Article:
Who Is Leeann Tweeden? The Radio Host Says Sen. Al Franken Sexually Assaulted Her In 2006
In an article on Thursday morning, 790 KABC news anchor Leeann Tweeden alleged that Sen. Al Franken kissed and groped her without her consent when the two of them were abroad on a USO tour in Afghanistan in 2006. Tweeden claimed that Franken kissed her on the lips and stuck his tongue in her mouth, then later allegedly groped her when she was sleeping on the plane back to the U.S. — an incident she included a photo of, with Franken smiling at the camera as his hands grabbed at her chest.
In a statement, Franken says he does not remember the incident and that the photo was meant to be funny. "I certainly don't remember the rehearsal for the skit in the same way, but I send my sincerest apologies to Leeann," Franken says. "As to the photo, it was clearly intended to be funny but wasn't. I shouldn't have done it."
Tweeden recalled in her article that Franken, who was headlining the USO tour as a comedian back then, included her in a part of his script where his character goes to her for a kiss. As they went over their lines on the day of the show, Tweeden claimed Franken repeatedly insisted they practice the kiss. "We did the line leading up to the kiss and then he came at me, put his hand on the back of my head, mashed his lips against mine and aggressively stuck his tongue in my mouth," she wrote.
Tweeden wrote that she avoided Franken as much as she could during the rest of the tour, and made sure she was never alone with him. When she was back in the U.S., Tweeden looked through a CD with photos from the tour and discovered one of Franken grabbing at her chest while she was sleeping.
"I couldn't believe it. He groped me, without my consent, while I was asleep," she wrote. "I felt violated all over again. Embarrassed. Belittled. Humiliated. How dare anyone grab my breasts like this and think it's funny?"
Shortly after Tweeden went public with her allegations, Senate Majority Leader Mitch McConnell called for the Ethics Committee to "review the matter." The backlash elsewhere has been swift; many have called for Franken's Democratic colleagues to denounce his actions, as well as for Franken to resign.
In a follow-up statement, Franken pointedly apologized to Tweeden and said he would cooperate with an ethics investigation:
I respect women. I don't respect men who don't. And the fact that my own actions have given people a good reason to doubt that makes me feel ashamed.
But I want to say something else, too. Over the last few months, all of us—including and especially men who respect women—have been forced to take a good, hard look at our own actions and think (perhaps, shamefully, for the first time) about how those actions have affected women.
For instance, that picture. I don't know what was in my head when I took that picture, and it doesn't matter. There's no excuse. I look at it now and I feel disgusted with myself. It isn't funny. It's completely inappropriate. It's obvious how Leeann would feel violated by that picture. And, what's more, I can see how millions of other women would feel violated by it—women who have had similar experiences in their own lives, women who fear having those experiences, women who look up to me, women who have counted on me.
Coming from the world of comedy, I've told and written a lot of jokes that I once thought were funny but later came to realize were just plain offensive. But the intentions behind my actions aren't the point at all. It's the impact these jokes had on others that matters. And I'm sorry it's taken me so long to come to terms with that.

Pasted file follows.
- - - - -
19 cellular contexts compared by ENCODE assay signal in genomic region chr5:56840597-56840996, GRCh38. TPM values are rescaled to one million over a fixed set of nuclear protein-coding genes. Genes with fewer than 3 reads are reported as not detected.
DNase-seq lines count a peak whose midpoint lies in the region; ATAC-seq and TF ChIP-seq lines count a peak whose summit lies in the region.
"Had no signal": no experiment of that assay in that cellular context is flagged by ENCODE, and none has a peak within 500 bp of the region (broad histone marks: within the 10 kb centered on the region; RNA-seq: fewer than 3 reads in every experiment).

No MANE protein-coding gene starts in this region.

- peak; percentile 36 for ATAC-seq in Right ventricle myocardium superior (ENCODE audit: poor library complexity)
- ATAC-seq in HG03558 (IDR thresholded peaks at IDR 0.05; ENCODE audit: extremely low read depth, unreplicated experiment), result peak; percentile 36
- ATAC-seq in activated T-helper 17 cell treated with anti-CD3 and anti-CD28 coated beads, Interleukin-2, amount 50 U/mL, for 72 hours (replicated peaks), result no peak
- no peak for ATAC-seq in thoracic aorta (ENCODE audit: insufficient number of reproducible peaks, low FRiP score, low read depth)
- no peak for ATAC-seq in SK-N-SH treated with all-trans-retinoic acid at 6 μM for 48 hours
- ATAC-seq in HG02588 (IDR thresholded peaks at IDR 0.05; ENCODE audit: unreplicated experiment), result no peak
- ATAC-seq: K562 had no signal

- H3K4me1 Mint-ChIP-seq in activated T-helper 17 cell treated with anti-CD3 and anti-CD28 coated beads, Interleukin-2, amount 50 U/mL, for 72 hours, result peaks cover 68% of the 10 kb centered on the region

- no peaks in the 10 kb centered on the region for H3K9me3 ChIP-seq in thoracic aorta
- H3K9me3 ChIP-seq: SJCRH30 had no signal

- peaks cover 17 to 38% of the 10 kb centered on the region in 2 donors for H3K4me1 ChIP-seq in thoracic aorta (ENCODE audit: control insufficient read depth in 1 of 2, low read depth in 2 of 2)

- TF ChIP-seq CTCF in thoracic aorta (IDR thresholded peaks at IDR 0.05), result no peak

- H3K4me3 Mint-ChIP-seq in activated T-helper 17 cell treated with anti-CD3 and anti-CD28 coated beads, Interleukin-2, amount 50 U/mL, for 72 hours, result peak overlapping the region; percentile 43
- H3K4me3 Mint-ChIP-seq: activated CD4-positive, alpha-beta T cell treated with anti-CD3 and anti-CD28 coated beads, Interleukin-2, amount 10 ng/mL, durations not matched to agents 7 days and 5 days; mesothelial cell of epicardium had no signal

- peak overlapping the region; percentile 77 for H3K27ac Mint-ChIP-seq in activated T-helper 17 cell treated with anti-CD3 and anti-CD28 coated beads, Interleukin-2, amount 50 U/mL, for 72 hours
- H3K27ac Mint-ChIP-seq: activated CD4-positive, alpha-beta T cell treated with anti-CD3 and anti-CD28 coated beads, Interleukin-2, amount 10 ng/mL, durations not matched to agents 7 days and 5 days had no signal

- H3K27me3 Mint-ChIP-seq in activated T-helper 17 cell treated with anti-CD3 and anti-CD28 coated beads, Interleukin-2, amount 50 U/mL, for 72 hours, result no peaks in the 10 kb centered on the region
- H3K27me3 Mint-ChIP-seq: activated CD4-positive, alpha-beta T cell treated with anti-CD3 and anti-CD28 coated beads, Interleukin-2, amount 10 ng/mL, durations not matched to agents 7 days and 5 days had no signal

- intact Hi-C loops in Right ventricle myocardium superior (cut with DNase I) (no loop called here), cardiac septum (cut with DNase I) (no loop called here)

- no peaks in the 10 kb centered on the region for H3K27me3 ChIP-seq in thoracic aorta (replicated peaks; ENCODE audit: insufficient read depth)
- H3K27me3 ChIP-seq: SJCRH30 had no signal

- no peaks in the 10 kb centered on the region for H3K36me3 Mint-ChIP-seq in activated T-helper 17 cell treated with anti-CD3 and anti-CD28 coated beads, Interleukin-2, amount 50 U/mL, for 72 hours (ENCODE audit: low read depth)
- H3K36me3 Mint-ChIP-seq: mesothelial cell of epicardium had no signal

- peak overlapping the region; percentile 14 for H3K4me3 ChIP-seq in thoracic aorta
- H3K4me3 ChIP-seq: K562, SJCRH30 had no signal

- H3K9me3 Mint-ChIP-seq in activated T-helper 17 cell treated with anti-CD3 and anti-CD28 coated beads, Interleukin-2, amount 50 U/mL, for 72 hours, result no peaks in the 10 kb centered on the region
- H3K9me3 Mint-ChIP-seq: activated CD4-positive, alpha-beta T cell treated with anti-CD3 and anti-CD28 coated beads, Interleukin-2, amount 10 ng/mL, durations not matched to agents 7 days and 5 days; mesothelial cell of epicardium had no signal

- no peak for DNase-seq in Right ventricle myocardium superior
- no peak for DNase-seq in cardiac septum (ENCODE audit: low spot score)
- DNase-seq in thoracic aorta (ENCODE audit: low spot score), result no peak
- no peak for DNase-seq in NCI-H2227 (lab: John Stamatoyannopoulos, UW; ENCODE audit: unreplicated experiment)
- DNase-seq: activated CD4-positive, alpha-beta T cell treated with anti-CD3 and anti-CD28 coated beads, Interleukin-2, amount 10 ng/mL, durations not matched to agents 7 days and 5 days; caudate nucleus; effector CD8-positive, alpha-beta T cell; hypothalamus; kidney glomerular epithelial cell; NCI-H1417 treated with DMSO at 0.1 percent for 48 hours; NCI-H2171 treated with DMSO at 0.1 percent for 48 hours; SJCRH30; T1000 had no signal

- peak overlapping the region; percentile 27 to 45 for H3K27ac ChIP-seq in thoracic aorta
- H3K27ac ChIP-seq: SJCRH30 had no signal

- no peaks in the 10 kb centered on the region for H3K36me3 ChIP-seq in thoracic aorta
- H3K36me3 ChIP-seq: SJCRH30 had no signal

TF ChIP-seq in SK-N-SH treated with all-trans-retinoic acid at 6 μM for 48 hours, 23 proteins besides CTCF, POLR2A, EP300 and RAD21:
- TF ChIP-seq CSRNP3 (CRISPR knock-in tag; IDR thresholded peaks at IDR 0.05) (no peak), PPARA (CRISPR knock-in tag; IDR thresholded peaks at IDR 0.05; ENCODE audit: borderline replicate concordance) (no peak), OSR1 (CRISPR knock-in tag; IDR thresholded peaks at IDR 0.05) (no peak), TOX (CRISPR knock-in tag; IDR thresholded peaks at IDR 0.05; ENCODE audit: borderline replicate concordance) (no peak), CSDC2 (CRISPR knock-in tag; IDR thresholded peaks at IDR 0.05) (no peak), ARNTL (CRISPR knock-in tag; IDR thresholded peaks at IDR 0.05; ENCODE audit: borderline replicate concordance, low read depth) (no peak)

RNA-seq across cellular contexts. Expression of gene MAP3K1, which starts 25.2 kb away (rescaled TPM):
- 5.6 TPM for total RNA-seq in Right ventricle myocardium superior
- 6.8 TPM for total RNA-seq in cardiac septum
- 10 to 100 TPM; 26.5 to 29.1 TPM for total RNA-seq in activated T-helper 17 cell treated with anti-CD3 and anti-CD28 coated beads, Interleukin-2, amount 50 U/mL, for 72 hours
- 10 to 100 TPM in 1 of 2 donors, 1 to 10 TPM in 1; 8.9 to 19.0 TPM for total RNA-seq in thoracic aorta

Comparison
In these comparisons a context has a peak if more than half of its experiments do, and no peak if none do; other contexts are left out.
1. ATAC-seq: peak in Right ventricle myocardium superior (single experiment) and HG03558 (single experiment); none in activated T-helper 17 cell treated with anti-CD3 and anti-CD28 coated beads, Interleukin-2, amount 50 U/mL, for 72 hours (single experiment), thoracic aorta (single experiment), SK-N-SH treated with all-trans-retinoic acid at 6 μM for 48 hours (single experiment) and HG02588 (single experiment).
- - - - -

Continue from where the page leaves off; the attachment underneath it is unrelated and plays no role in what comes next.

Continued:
While I don't remember the rehearsal for the skit as Leeann does, I understand why we need to listen to and believe women's experiences.
I am asking that an ethics investigation be undertaken, and I will gladly cooperate.
And the truth is, what people think of me in light of this is far less important than what people think of women who continue to come forward to tell their stories. They deserve to be heard, and believed. And they deserve to know that I am their ally and supporter. I have let them down and am committed to making it up to them.
Tweeden's story comes as lawmakers on Capitol Hill attempt to confront rampant sexual misconduct in the halls of Congress. On Wednesday, a bipartisan group of politicians unveiled the ME TOO Congress Act that would protect accusers, make harassment settlements more transparent, and mandate sexual harassment training for all Congress members and staff.
Congress' recent reckoning with its sexual misconduct problem comes as high-profile men across major industries continue being outed as sexual predators. The stunning allegations of sexual harassment and assault against Hollywood producer Harvey Weinstein emboldened women in other fields to go public with their own alleged experiences of sexual misconduct. (Weinstein has apologized for his behavior and denied all claims of non-consensual sexual encounters.)
After years of shaming and blaming, women were believed — and powerful men were being fired, shunned, and denounced for their alleged behavior.
Tweeden wrote in her article that she debated whether her story was worth going public with. "I even thought to myself, so much worse has happened to so many others, maybe my story isn't worth telling? But my story is worth telling," she wrote, adding that she's coming forward because there may be other victims.
"I want them, and all the other victims of sexual assault, to be able to speak out immediately, and not keep their stories –and their anger– locked up inside for years, or decades," she added. "I want the days of silence to be over forever."